On World EV Day, we're taking a look at how the ABB FIA Formula E World Championship and its stable of leading teams and manufacturers are driving electric mobility and innovation forward, as we chart the design and thought process behind some of the flagship electric vehicles on the market today and take a look at just how far Formula E's tech has come in seven seasons.
The ABB FIA Formula E Championship provides a test-bed - an Apollo program-like breeding ground - for the world's leading automotive manufacturers to develop their electric vehicle platforms to make them more intelligent and go further on every charge, through sporting competition of the highest level.
From the inaugural 2014/15 campaign right through to Formula E's first season as an FIA World Championship in Season 7, Formula E's teams and drivers have been in a constant battle to outdo one-another on-track, feeding those learnings back into their offerings on the road, and driving the race for cleaner air, lower emissions and a more sustainable future forward at warp speed.
On the road, the number of electric car models has increased by six times since Formula E's first season, with more than 175 now available in Europe.
With the Gen2 car, and the continuing evolution of Formula E's on-track tech, range and battery capacity has also moved on leaps and bounds in consumer EVs.
Since 2015, for example, the 2020 Nissan Leaf - among the bestselling EVs of all time - has seen its battery capacity and range treble compared with the original model. In the same five-year spell, the number of EV chargers in Europe has increased more than three times over, with some 170,000 now built into infrastructure across the continent.
Published on 9th September 2021
Season 1, back in 2014, ushered in a revolution with the all-electric open-wheel Gen1 car - a first of its kind in motorsport.
In the seven years since, the championship has waved goodbye to that initial era of mid-race car swaps and welcomed the next step-change in technology for Formula E with Gen2 in Season 5. More power and almost twice the usable energy capacity, effectively doubling range despite its battery being about the same size and weight as its predecessor.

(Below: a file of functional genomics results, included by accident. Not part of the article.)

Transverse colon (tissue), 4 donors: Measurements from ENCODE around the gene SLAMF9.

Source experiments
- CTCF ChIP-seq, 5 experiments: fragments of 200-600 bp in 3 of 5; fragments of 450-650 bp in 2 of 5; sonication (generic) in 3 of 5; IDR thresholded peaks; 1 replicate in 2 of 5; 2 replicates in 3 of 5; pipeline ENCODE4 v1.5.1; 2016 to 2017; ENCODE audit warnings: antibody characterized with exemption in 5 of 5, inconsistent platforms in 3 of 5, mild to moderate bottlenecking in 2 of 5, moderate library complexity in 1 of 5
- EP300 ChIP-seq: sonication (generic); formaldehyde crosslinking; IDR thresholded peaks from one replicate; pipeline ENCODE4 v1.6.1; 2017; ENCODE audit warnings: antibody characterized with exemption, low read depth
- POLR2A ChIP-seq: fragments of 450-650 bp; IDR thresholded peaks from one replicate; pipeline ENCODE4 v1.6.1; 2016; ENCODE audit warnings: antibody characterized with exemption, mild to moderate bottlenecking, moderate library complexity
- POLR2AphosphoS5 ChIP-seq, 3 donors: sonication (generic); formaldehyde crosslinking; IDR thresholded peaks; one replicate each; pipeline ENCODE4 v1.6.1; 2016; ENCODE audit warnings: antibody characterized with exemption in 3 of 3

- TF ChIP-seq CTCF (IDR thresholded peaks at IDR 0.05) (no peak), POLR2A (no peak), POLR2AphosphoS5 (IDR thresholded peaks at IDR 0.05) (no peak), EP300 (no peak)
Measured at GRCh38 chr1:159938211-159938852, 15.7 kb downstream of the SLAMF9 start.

Raw pace and performance has kicked on a notch, too. Power output has jumped from 150kW to 200kW in race trim from that Season 1 tech, with ATTACK MODE yielding a further 10kW and qualifying mode boosting power to 250kW. This shaved 0.2 seconds off the 0-100km/h sprint, which now sits at 2.8 seconds, and pushing top speed up to 280km/h (174mph) from 225km/h (140mph) - all over the course of a 45 minute plus one lap race.
The Gen3 Formula E car will see another leap forward in terms of performance on-track, and not only that but it's going to be more sustainably-produced than ever before.
Manufacturers must propose a full Life Cycle Assessment for their proposed car, with challenges made on the use of sustainable materials, the lifespan of consumables, recycling and second life projects for used components and more.
Read how some of Formula E's teams and partners are driving electric mobility forward, taking what they've learned on the race track and applying it to the road; from the latest flagship EVs to charging infrastructure, as well as deep dive into the complete history of EVs.
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